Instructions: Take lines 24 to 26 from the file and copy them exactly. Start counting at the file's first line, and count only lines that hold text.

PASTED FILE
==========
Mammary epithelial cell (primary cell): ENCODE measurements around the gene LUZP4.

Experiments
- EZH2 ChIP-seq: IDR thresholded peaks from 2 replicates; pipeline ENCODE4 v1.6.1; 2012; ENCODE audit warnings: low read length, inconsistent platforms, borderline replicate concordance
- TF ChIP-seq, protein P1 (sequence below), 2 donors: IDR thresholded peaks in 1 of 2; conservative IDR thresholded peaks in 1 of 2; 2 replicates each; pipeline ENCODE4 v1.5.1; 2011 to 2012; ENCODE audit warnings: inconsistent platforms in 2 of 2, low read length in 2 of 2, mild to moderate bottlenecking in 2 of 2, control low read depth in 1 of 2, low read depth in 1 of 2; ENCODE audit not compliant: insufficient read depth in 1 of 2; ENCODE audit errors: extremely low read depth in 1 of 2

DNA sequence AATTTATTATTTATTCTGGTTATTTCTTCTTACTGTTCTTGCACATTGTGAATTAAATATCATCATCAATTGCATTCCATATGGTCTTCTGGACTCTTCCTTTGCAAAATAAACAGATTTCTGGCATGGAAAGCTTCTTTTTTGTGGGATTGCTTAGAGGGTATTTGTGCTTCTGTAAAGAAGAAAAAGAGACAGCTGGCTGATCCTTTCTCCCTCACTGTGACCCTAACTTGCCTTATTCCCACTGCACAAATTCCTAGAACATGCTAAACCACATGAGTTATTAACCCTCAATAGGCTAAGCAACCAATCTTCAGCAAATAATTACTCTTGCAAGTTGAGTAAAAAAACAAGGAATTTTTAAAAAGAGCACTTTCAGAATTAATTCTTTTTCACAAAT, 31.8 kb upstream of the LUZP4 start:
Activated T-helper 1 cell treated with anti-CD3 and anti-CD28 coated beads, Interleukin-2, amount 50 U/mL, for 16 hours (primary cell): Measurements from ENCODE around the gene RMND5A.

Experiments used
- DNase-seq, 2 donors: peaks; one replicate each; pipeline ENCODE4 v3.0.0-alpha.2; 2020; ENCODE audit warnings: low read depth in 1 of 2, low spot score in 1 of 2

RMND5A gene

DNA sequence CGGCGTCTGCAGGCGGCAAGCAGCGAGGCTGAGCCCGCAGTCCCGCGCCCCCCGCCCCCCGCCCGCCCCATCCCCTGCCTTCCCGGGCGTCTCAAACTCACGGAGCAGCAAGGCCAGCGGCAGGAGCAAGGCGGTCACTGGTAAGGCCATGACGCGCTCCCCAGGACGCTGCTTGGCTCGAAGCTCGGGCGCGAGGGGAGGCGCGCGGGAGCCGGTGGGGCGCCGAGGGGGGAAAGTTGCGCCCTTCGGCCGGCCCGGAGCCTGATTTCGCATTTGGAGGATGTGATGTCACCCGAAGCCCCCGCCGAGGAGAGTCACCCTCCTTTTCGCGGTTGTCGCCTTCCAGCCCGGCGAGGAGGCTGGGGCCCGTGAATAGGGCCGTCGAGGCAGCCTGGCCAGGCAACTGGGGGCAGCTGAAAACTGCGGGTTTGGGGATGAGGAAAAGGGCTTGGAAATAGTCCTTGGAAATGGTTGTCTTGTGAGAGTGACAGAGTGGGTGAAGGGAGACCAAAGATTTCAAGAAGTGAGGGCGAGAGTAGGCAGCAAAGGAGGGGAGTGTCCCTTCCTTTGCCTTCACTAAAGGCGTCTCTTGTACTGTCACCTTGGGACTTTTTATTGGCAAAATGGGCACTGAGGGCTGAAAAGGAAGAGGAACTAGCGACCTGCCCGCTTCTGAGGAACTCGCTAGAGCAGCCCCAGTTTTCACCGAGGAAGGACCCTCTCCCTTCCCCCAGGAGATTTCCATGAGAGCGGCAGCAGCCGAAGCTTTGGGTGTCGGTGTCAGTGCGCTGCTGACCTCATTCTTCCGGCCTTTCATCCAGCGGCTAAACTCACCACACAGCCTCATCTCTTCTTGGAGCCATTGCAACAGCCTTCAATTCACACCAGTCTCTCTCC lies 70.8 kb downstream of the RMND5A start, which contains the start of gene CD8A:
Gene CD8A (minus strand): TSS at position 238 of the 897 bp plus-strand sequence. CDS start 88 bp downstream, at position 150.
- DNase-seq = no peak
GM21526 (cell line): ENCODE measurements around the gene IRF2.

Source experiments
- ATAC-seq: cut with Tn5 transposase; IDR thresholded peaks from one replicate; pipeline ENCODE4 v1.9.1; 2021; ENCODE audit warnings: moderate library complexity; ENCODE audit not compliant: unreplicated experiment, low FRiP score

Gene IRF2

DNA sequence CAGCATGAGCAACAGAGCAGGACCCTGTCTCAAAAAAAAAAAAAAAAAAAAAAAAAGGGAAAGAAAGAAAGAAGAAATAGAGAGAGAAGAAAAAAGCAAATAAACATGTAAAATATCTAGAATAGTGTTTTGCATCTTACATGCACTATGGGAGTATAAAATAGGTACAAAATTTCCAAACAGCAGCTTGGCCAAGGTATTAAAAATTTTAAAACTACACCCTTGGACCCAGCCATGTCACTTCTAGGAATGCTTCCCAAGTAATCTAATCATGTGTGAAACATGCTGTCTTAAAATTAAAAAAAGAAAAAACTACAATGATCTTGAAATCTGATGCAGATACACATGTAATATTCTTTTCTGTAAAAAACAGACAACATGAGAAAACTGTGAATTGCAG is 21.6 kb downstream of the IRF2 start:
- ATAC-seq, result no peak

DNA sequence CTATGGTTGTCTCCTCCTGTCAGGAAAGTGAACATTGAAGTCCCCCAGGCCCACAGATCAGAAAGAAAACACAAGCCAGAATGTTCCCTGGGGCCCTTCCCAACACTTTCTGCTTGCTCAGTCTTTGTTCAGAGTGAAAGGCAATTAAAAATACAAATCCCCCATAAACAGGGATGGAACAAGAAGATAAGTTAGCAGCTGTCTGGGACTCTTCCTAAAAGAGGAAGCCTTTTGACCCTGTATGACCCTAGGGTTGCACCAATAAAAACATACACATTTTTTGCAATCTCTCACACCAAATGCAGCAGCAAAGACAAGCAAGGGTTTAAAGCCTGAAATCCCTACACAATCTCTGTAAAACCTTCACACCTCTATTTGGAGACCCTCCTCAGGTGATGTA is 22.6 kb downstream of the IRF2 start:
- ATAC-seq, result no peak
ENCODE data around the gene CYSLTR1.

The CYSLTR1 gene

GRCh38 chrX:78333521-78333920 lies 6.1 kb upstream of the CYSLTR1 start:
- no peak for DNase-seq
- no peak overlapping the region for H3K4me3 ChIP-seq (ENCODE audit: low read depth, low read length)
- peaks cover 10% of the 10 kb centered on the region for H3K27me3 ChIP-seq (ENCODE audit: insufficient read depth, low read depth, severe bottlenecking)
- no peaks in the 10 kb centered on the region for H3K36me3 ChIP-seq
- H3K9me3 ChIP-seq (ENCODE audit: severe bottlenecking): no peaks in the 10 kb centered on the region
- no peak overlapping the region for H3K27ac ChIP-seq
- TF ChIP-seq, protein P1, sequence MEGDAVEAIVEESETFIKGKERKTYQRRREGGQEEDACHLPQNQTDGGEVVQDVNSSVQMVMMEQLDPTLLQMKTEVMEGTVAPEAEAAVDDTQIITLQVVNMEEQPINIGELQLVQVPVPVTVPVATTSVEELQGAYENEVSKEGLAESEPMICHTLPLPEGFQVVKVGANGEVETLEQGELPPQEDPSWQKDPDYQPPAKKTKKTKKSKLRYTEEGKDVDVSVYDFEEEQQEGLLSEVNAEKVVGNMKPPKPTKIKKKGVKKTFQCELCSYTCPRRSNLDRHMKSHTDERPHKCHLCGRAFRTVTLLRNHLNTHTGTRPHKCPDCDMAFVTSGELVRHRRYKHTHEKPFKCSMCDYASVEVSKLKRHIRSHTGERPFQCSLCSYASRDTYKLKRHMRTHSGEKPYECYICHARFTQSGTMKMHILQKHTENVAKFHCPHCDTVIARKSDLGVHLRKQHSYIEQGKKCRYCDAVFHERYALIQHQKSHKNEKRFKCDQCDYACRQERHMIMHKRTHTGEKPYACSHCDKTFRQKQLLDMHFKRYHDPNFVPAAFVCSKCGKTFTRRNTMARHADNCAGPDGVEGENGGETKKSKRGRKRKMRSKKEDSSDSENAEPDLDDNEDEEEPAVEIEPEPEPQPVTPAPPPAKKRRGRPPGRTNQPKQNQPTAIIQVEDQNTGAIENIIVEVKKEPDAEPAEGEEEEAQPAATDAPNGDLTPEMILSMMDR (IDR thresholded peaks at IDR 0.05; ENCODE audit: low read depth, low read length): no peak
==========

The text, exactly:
- no peak for DNase-seq
- no peak overlapping the region for H3K4me3 ChIP-seq (ENCODE audit: low read depth, low read length)
- peaks cover 10% of the 10 kb centered on the region for H3K27me3 ChIP-seq (ENCODE audit: insufficient read depth, low read depth, severe bottlenecking)